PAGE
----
Peter Hitchens has finally written his book against World War II.
Roger Scruton writes fiction.
A life of Li Bai (Li Po).
Essays by Jonathan Franzen.
Roosevelt and Hoover in their clash over the New Deal.
Two I forgot in my last roundup: Jeffrey Burson’s new book on the long-neglected Catholic theologian, historian, and contributor to Diderot’s Encyclopédie, Abbé Claude Yvon, and Remi Brague’s “medieval wisdom for a modern age”.
A biography of William Hardin Burnley, the largest slave owner in Trinidad during the nineteenth century.
A study of Léon Bloy.
The wartime letters of Ulysses S. Grant to his wife.
A critical edition of Ezra Pound’s Cathay.
A biography of Anna Komnene.
A brief history of Naperville, Illinois.
H. W. Brands’s book on the rivalry of Henry Clay, John Calhoun and Daniel Webster.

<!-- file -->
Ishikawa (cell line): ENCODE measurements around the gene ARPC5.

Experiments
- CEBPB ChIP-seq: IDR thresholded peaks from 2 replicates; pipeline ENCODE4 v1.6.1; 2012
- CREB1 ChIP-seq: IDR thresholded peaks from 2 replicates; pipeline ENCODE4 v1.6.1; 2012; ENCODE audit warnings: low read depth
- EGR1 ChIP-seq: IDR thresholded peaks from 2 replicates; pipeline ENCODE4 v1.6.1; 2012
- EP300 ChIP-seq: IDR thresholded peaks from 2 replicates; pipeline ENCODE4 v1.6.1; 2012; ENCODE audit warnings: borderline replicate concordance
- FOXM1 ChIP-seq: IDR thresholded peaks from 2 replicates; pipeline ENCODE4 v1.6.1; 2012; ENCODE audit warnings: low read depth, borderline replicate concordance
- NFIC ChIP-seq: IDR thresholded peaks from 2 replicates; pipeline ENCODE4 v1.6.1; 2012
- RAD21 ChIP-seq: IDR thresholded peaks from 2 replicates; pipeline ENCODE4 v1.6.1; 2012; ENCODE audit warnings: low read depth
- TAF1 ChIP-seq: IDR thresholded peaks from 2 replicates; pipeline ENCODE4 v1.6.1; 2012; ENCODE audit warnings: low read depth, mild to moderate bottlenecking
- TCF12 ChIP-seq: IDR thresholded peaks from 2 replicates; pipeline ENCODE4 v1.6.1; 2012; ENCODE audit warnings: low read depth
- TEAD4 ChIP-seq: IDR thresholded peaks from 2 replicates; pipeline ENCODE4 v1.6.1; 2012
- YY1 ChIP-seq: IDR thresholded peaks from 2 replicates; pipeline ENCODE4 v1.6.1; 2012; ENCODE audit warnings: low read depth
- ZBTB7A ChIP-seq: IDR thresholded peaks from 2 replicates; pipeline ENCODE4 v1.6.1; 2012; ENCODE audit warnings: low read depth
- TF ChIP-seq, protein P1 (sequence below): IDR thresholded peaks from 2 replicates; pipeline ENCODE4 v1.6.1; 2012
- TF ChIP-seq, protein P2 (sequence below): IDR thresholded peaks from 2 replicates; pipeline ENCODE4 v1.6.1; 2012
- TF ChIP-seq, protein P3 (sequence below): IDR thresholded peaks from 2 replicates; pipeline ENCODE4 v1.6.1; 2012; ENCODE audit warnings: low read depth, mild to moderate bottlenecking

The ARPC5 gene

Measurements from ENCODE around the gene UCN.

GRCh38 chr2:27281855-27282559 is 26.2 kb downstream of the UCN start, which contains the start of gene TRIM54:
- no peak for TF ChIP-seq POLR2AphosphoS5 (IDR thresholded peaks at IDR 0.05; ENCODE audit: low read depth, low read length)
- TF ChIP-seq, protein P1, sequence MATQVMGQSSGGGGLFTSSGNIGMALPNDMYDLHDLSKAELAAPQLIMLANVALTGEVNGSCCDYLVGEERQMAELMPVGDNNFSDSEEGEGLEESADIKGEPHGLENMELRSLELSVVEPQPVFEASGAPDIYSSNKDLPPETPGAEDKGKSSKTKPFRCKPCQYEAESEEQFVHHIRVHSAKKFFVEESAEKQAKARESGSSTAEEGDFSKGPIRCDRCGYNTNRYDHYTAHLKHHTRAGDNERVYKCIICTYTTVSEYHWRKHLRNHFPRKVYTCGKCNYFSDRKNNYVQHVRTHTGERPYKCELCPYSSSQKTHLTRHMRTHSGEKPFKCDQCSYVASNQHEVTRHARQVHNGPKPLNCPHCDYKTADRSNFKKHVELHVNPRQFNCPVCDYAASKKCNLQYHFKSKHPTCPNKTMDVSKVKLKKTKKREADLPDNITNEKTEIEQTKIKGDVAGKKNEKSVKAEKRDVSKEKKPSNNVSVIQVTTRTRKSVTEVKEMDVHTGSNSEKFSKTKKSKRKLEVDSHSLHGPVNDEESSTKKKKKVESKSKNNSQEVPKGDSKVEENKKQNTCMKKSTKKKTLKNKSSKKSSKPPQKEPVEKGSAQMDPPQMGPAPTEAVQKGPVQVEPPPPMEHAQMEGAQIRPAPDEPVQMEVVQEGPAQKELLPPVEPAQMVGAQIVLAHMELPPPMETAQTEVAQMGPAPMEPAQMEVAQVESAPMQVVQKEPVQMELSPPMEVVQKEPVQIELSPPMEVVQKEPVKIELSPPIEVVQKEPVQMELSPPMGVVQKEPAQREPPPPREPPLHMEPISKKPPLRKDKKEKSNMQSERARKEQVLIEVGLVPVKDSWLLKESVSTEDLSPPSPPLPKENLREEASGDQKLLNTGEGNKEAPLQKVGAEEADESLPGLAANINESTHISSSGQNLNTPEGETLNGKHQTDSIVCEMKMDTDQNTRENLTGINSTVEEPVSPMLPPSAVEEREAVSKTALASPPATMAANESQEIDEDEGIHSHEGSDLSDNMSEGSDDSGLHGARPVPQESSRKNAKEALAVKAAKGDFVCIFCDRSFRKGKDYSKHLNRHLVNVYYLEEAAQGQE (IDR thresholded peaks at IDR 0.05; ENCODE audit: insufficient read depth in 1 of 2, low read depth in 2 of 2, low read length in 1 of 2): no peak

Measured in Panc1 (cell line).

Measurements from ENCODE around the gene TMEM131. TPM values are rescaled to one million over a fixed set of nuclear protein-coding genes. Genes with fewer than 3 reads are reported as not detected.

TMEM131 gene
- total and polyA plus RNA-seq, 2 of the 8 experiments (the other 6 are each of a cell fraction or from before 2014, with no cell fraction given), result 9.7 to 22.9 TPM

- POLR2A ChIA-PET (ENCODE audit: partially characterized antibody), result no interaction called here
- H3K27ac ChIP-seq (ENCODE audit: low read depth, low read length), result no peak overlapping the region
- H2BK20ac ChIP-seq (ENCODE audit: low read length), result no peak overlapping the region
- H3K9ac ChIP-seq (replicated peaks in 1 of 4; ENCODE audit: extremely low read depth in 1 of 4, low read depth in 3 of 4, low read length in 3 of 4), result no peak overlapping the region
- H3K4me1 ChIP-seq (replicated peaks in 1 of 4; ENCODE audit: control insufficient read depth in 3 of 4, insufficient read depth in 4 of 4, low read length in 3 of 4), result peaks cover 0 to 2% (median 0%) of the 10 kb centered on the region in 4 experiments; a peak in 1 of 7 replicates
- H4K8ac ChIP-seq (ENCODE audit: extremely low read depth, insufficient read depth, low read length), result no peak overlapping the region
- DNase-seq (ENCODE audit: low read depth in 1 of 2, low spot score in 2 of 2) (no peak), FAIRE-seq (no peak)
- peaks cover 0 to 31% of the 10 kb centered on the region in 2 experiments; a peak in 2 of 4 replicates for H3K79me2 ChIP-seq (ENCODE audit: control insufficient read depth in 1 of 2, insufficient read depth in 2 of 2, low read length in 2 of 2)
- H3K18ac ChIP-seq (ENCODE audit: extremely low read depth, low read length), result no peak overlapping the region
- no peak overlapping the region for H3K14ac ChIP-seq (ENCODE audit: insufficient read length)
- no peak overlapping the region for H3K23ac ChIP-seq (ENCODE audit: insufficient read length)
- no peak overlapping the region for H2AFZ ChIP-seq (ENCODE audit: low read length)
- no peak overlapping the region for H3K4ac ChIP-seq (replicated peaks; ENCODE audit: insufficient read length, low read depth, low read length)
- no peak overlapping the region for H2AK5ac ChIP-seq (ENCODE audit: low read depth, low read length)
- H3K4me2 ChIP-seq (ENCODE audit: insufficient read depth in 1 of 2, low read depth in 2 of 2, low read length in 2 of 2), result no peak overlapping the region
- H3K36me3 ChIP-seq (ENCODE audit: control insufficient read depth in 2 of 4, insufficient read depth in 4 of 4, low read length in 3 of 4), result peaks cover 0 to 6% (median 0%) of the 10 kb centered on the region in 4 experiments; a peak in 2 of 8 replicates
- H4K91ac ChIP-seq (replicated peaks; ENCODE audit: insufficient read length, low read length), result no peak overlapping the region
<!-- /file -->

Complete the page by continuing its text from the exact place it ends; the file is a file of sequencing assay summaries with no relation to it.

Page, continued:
Stephen Fry’s book Heroes, retelling Greek myths.
The collected and unpublished writings of Mark Fisher.
The Hebraic Myth in late-nineteenth-century American literature.
Selected letters of Lionel Trilling.
The complete text of Derrida’s Préjugés.
A new biography of Anthony Powell.
A second installment in Zachary Leaders’s biography of Saul Bellow.
Robert Graves, also biographed.
Edith Wharton in France.
Wesley Yang’s debut, The Souls of Yellow Folk.
The legacy of Alexander the Great throughout the ages.
A new contribution to the field of critical Holmes studies: the “Gestalt shift” in Conan Doyle’s Sherlock Holmes stories.
Eight essays from Wendell Berry.
Rudyard Kipling’s uncollected prose fictions.
André Bazin: Selected Writings 1943-1958.